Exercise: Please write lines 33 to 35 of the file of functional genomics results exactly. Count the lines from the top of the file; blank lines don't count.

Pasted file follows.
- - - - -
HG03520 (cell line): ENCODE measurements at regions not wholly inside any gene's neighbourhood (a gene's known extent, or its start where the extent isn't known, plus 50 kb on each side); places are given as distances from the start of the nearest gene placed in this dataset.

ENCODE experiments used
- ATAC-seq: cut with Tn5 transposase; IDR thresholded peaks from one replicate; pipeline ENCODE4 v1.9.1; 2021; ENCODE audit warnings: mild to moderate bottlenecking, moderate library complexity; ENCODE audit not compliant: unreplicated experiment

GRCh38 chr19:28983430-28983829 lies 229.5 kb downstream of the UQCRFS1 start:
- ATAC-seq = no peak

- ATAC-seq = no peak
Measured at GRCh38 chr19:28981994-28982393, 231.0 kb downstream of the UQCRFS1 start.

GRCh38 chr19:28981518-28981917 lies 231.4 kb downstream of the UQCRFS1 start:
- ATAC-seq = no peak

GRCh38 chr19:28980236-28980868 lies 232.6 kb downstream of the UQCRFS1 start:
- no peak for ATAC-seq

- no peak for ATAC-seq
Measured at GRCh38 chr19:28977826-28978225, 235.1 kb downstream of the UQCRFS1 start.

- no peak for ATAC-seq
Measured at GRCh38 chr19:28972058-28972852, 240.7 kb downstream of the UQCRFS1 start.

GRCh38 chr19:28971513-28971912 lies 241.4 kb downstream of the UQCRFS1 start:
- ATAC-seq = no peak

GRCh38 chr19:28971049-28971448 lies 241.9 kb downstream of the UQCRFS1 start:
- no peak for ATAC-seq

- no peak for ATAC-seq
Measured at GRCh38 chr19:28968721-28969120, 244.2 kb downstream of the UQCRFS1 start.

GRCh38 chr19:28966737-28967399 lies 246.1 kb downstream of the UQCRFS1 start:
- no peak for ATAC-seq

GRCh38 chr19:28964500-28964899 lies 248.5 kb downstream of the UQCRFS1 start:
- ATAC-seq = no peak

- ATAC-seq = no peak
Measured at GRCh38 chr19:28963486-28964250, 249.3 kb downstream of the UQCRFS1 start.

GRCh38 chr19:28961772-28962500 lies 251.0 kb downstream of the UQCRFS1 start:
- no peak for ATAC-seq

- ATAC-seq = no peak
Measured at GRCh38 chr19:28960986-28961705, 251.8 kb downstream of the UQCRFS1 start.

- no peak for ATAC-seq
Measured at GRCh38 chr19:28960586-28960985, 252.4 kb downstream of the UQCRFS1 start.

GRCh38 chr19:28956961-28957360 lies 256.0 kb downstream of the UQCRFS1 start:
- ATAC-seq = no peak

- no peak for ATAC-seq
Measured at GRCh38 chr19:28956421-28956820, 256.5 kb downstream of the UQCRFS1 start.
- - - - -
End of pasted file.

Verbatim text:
Measured at GRCh38 chr19:28960586-28960985, 252.4 kb downstream of the UQCRFS1 start.

GRCh38 chr19:28956961-28957360 lies 256.0 kb downstream of the UQCRFS1 start:
- ATAC-seq = no peak